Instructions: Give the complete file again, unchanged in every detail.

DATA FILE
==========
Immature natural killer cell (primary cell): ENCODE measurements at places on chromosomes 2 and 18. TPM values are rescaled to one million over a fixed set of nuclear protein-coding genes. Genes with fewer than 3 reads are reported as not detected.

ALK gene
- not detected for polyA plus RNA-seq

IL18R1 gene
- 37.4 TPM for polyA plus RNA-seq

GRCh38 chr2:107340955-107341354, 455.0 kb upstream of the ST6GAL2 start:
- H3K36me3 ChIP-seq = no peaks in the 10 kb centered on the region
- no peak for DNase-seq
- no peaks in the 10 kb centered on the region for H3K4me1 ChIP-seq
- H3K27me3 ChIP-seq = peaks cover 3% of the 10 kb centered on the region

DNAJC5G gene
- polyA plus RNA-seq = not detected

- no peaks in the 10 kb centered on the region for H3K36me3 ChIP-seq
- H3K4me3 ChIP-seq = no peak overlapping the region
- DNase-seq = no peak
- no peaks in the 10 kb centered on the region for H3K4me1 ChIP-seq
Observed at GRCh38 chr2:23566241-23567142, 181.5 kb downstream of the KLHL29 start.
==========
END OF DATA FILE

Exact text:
Immature natural killer cell (primary cell): ENCODE measurements at places on chromosomes 2 and 18. TPM values are rescaled to one million over a fixed set of nuclear protein-coding genes. Genes with fewer than 3 reads are reported as not detected.

ALK gene
- not detected for polyA plus RNA-seq

IL18R1 gene
- 37.4 TPM for polyA plus RNA-seq

GRCh38 chr2:107340955-107341354, 455.0 kb upstream of the ST6GAL2 start:
- H3K36me3 ChIP-seq = no peaks in the 10 kb centered on the region
- no peak for DNase-seq
- no peaks in the 10 kb centered on the region for H3K4me1 ChIP-seq
- H3K27me3 ChIP-seq = peaks cover 3% of the 10 kb centered on the region

DNAJC5G gene
- polyA plus RNA-seq = not detected

- no peaks in the 10 kb centered on the region for H3K36me3 ChIP-seq
- H3K4me3 ChIP-seq = no peak overlapping the region
- DNase-seq = no peak
- no peaks in the 10 kb centered on the region for H3K4me1 ChIP-seq
Observed at GRCh38 chr2:23566241-23567142, 181.5 kb downstream of the KLHL29 start.